Ritchey WCS Apex II 38 carbon clincher wheelset - review - Road Cycling UK

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Ritchey WCS Apex II 38 carbon clincher wheelset – review

Quality top-line, mid-section, tubeless-ready carbon clincher wheelset that generally impresses across the board - but wet weather braking has a little lag

When you go looking for a new wheelset, as we discovered a few months ago, you tend to sit in one or two camps: lightweight or aero. However, sitting right in the middle of the lightest and deepest wheelsets on the market is the mid-section hoop, that – according to our experts – offers a desirable mix of both responsiveness and aero efficiency.

On the face of it, why wouldn’t you want the best of both worlds? Chances are, our bikes are used over a multitude of terrains and roads, so it stands to reason that if you’re investing in a new wheelset, you want it to be capable of dealing with anything the road can throw at you.

– Buyer’s guide: should you buy lightweight or aero wheels? –

That’s where the Ritchey WCS Apex II wheelset sits, arguably erring on the shallower end of the mid-spectrum at 38mm in depth, while featuring a full carbon construction at the rim. Designed to be Ritchey’s most versatile high-performance wheelset, it’s rolling stock that aims to be all things to all people.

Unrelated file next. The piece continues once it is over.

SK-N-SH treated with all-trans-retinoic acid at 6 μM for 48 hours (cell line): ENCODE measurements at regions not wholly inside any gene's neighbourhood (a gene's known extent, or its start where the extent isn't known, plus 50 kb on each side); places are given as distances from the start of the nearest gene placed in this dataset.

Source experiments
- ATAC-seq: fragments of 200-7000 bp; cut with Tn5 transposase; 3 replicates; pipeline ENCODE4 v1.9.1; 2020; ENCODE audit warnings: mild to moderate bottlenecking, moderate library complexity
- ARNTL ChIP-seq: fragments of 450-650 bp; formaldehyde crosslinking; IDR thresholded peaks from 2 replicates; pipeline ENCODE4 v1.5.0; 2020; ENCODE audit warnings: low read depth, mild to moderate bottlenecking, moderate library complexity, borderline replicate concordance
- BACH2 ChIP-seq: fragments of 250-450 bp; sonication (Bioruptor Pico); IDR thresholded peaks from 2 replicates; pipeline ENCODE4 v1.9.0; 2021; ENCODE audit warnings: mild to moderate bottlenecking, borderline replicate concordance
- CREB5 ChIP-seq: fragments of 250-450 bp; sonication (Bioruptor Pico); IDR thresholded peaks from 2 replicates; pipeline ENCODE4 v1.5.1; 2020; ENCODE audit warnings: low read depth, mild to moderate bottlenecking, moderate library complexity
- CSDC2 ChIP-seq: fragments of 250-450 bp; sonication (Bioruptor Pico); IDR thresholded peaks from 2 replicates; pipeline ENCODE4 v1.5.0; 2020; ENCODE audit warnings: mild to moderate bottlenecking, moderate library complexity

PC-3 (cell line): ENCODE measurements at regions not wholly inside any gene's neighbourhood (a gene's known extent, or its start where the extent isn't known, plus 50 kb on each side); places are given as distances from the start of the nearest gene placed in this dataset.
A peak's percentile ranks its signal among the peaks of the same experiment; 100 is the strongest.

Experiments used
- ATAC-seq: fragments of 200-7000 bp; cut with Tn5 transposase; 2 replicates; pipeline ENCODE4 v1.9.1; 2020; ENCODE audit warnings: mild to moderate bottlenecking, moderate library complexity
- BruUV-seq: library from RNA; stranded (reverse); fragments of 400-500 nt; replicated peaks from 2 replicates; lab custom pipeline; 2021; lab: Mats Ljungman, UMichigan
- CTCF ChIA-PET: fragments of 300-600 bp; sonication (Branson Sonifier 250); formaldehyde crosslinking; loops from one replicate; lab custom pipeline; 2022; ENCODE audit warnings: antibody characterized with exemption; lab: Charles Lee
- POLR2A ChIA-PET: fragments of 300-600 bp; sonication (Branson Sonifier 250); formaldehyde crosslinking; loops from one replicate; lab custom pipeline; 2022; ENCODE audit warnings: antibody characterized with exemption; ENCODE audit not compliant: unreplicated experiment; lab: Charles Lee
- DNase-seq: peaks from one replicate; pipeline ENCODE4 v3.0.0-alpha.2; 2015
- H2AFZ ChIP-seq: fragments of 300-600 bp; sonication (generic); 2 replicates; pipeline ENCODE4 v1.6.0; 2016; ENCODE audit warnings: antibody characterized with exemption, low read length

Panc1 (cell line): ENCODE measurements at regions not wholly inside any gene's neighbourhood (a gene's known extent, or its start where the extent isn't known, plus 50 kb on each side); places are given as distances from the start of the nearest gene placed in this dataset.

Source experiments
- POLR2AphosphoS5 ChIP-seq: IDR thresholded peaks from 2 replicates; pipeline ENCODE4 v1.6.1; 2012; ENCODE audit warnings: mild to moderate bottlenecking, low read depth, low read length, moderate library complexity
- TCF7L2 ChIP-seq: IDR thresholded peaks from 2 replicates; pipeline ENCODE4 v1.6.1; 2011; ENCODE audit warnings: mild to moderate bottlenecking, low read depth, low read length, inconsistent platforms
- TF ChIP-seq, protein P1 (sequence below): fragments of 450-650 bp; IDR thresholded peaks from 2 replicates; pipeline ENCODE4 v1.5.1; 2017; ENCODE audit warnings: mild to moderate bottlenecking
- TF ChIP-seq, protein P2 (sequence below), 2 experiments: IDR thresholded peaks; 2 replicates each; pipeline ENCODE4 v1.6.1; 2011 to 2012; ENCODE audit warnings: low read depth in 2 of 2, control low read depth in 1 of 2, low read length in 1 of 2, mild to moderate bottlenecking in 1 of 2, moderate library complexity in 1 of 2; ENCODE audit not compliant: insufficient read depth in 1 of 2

Ritchey’s WCS Apex II wheels are solid mid-depth carbon clinchers

Tubeless-ready with quality components

The spec sheet on the WCS Apex IIs certainly sounds up-to-date, as well as high quality. First off, they’re tubeless-ready, which means you’re catered for if you want to take advantage of the benefits of running lower pressures as well as jettisoning the inner tube.

The rims are designed to run best with 25c tyres, with an inner rim diameter of 18.4mm, although the outer rim width measures 26mm, meaning even wider 28c tyres are certainly an option, too – perfect if comfort matched with low rolling resistance is high on your list of desirable ride qualities.

  • Specification

  • Price: £1,429 (Shimano/SRAM), £1,499 (Campagnolo)
  • Weight: 1,560g (685g front; 875g rear – excluding rim tape)
  • Rim depth: 38mm
  • Rim width: 26mm external; 18.4mm internal
  • Website: Ritchey Logic

Hidden under the tubeless rim tape are straight-pull DT Swiss New Aero spokes in a 20/24 layout, which are light as well as bladed to cut through the air, and they attach to Ritchey’s own WCS hubs.

Those hubs are known as ‘Phantom flange’ hubs, which are said to boost the reliability of the whole wheelset. How? By forging in a flange contour into the alloy hub body, while also featuring a machined recess for an increased spoke bracing angle. Supposedly, this results in less material at the hub for a little weight saving, while Ritchey also claims this design actually boosts strength ,too.

That should also result in high levels of stiffness that, in the rear wheel, transfers energy efficiently from the drivetrain. Up front, we can reasonably expect sharp and direct responsiveness, as well as the potential to maximise quick steering input from the frame they’re attached to.